Sotheby’s is claiming to be the highest grossing auction house in the world this year, with watches worth a total of $48 million (£36.8m) going under the hammer since January.
In a hugely disrupted calendar, Sotheby’s shifted early and urgently into weekly online sales as its physical premises were forced to close.
Its latest success was a single watch auction of a rare 1969 Rolex Daytona JPS reference 6264 in 18-carat gold that sold last week for £1,215,000.
The 1969 Rolex is named after the legendary 1970s Lotus Formula 1 livery with the black and gold of its cigarette sponsor John Player Special.
The watch sold for double its pre-sale estimate, demonstrating the lasting value locked into the most desirable Rolex references.
“Time hasn’t stopped for us this season. It has been a transformative few months. In the past couple of weeks, we have auctioned two of the most valuable Daytonas ever sold, and together with collectors, we are rewriting the rule book of watch auctions,” says Sam Hines, Worldwide Head of Sotheby’s Watches.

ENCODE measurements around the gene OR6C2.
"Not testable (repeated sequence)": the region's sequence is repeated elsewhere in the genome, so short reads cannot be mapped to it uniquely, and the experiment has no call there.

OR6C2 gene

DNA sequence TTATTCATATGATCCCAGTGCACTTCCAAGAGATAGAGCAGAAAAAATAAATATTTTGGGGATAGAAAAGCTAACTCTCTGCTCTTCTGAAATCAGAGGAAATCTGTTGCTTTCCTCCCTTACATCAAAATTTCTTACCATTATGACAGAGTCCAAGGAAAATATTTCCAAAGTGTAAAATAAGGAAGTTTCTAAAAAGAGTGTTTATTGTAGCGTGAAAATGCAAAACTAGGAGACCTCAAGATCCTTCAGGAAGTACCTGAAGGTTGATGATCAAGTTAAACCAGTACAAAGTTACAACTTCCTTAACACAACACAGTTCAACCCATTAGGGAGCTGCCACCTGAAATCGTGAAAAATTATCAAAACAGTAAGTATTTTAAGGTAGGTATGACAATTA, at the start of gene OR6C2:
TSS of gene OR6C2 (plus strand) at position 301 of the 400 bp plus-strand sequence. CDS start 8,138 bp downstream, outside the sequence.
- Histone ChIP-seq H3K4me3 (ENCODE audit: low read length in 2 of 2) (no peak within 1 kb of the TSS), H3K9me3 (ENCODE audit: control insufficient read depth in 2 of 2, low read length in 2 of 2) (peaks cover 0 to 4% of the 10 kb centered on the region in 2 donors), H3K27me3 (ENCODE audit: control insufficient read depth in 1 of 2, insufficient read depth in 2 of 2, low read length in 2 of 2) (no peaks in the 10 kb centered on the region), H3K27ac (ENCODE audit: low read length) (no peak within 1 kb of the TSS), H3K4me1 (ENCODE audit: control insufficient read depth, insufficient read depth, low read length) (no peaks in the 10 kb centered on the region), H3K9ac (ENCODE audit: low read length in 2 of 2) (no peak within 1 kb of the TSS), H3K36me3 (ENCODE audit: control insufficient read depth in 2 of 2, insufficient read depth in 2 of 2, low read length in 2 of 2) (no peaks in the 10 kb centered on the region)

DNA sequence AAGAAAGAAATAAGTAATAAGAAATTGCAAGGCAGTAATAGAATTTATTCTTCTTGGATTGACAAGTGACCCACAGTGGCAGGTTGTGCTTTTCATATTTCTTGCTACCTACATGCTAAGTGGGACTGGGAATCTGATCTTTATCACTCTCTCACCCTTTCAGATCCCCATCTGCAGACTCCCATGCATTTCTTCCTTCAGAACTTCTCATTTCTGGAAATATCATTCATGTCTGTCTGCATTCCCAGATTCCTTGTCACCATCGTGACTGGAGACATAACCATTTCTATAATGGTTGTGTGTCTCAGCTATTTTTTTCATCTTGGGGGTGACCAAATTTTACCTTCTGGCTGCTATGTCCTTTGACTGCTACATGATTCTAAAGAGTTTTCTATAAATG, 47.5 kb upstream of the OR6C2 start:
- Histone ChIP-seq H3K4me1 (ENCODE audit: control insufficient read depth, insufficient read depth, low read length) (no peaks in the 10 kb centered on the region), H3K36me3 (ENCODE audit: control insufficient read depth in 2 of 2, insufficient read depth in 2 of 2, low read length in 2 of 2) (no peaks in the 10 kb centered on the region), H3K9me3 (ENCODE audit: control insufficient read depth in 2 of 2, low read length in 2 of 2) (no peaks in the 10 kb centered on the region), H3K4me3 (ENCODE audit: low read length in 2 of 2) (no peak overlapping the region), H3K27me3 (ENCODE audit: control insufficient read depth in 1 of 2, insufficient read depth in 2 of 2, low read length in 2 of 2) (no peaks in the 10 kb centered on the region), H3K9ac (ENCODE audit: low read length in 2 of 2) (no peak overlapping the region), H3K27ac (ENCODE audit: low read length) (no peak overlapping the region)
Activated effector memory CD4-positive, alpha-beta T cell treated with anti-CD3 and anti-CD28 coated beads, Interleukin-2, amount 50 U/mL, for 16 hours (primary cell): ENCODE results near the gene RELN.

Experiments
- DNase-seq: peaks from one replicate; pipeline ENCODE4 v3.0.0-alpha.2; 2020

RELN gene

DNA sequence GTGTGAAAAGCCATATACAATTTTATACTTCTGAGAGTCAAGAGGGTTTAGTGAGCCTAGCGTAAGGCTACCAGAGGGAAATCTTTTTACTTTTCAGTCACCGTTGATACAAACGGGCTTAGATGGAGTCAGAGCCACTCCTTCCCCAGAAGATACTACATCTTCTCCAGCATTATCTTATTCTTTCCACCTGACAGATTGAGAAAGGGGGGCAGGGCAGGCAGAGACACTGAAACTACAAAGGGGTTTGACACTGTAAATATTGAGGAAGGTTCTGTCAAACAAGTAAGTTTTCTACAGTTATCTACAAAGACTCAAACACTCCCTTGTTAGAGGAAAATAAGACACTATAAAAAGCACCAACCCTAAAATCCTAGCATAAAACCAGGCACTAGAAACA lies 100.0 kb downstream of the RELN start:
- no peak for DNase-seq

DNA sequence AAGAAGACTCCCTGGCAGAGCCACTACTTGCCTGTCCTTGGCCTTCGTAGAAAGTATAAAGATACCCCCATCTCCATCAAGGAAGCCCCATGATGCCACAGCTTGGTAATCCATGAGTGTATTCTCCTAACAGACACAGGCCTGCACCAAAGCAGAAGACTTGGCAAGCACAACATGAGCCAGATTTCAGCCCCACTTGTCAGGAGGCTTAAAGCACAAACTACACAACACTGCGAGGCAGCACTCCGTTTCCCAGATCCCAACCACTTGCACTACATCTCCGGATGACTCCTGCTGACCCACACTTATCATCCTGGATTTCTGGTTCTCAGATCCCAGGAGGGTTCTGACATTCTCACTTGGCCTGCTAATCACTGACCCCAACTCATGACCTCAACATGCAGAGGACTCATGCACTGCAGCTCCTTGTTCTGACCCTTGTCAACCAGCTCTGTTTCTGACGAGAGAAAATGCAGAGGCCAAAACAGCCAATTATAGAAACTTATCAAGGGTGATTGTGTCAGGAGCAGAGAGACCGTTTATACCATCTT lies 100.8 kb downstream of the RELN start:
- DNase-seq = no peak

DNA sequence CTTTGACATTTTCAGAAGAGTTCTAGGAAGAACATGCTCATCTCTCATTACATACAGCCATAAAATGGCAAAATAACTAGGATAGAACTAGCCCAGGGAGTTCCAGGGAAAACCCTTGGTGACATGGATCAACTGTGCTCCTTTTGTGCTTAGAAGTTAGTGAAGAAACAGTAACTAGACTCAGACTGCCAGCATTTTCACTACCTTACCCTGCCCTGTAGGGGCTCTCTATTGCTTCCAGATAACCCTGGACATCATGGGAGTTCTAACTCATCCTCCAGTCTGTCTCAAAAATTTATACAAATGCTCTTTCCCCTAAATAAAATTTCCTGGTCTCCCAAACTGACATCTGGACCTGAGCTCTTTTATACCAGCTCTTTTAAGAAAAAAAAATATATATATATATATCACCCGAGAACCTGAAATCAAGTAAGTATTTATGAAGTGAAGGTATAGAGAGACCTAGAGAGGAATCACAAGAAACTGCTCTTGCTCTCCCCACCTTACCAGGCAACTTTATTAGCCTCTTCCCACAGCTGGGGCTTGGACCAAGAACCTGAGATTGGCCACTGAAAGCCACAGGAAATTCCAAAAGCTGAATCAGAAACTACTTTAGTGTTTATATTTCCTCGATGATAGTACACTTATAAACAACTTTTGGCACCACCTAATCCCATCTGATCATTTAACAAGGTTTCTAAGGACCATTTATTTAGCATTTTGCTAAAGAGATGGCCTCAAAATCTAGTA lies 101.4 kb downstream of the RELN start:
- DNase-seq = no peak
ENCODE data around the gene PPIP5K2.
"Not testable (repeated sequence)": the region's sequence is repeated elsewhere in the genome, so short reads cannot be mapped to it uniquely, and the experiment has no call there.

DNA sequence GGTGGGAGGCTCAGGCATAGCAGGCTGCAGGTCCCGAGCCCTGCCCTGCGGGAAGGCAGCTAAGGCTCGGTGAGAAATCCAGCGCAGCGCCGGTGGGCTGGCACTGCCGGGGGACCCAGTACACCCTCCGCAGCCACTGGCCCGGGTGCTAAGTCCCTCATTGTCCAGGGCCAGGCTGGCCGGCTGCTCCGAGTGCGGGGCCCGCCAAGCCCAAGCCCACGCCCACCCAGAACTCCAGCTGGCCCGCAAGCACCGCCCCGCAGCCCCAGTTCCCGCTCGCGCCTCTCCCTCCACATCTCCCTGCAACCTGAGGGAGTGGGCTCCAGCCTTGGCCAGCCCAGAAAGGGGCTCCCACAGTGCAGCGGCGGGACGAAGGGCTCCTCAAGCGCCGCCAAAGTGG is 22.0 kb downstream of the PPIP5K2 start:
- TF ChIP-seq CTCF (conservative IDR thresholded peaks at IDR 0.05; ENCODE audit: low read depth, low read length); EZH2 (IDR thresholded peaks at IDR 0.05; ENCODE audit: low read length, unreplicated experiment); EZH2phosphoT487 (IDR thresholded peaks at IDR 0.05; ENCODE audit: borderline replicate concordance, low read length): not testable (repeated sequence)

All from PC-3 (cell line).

“The record-breaking sale of this Daytona JPS summarizes in many ways the takeaways of this pivotal season: the eagerness of collectors to embrace new ways to transact with us, their resolute confidence to buy and sell high-value lots online and, of course, the unabated appetite for freshness, quality and rarity. It has been thrilling for us to steer this transformation and we look forward to continuing to shape the market with collectors and sharing our passion with them in the second part of the year,” he adds.
Daryn Schnipper, Worldwide Chairman of Sotheby’s Watch Division, says the necessary shift into online sales for even the most valuable watches proves how far the auction world has come.
“Resilience, reinvention and vision are cardinal virtues for watchmakers and have been the driver of many revolutions in the field of horology.
“In a year that has seen so many successes for Breguet, including a record for a Tourbillon by the watchmaking genius at $2m, these values were certainly present in our minds. Many myths have been debunked, in particular the assumption that historic timepieces won’t sell well online: our “Masterworks of Time” sale in June – the first ever online auction of world-class pocket watches – was 100 % sold and set some of the highest prices of the season.
“It’s been fascinating to see antique pieces generating so much passion online and on social media – further proof that historic timepieces are so relevant today. They transcend the function of mere timekeeping to tell us the history of the modern world,” he says.